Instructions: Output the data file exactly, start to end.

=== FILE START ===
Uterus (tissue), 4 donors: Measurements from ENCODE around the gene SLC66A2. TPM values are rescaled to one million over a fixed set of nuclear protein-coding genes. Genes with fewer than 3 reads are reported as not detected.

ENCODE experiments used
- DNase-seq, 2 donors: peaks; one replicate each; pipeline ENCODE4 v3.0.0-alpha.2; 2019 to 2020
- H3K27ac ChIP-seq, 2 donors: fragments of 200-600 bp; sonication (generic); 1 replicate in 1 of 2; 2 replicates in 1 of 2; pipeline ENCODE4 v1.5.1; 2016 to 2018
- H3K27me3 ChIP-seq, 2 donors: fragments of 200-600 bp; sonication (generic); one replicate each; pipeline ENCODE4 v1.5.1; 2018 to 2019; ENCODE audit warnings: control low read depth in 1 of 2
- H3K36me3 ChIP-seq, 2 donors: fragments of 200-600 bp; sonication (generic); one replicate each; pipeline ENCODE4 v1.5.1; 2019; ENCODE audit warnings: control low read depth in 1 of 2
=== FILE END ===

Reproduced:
Uterus (tissue), 4 donors: Measurements from ENCODE around the gene SLC66A2. TPM values are rescaled to one million over a fixed set of nuclear protein-coding genes. Genes with fewer than 3 reads are reported as not detected.

ENCODE experiments used
- DNase-seq, 2 donors: peaks; one replicate each; pipeline ENCODE4 v3.0.0-alpha.2; 2019 to 2020
- H3K27ac ChIP-seq, 2 donors: fragments of 200-600 bp; sonication (generic); 1 replicate in 1 of 2; 2 replicates in 1 of 2; pipeline ENCODE4 v1.5.1; 2016 to 2018
- H3K27me3 ChIP-seq, 2 donors: fragments of 200-600 bp; sonication (generic); one replicate each; pipeline ENCODE4 v1.5.1; 2018 to 2019; ENCODE audit warnings: control low read depth in 1 of 2
- H3K36me3 ChIP-seq, 2 donors: fragments of 200-600 bp; sonication (generic); one replicate each; pipeline ENCODE4 v1.5.1; 2019; ENCODE audit warnings: control low read depth in 1 of 2